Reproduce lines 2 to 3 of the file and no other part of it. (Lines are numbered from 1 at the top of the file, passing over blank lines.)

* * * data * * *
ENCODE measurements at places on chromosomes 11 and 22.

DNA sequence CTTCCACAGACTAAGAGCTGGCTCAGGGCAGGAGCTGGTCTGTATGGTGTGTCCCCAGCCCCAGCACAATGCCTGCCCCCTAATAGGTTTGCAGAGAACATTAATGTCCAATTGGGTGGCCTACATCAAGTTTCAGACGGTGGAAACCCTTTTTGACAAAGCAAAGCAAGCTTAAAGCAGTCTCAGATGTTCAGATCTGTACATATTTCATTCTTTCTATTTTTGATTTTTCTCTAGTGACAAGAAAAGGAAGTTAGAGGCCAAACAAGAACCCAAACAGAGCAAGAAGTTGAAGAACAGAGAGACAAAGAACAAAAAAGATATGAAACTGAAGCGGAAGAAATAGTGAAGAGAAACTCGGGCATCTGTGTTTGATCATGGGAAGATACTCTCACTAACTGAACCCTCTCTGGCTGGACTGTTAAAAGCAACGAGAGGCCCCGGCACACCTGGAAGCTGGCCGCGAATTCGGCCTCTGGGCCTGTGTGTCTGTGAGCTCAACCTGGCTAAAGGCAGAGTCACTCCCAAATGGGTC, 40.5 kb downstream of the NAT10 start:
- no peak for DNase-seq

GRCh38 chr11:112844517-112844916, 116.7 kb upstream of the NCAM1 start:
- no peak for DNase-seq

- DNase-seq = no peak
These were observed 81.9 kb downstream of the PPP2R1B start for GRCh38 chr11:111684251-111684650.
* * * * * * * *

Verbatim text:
DNA sequence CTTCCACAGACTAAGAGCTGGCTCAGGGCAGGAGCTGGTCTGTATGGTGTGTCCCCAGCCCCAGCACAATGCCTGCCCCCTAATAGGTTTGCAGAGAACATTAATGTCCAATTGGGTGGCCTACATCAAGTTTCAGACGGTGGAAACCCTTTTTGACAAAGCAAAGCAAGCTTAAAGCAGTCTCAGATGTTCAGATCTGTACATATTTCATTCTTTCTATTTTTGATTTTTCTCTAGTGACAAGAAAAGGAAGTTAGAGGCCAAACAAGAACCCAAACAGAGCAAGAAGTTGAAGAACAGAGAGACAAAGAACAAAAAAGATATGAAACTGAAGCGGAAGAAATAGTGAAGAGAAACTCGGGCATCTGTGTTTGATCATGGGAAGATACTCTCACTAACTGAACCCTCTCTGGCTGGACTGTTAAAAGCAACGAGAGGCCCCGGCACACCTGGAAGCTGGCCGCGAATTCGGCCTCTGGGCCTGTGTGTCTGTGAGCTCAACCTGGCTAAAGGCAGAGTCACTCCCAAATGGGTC, 40.5 kb downstream of the NAT10 start:
- no peak for DNase-seq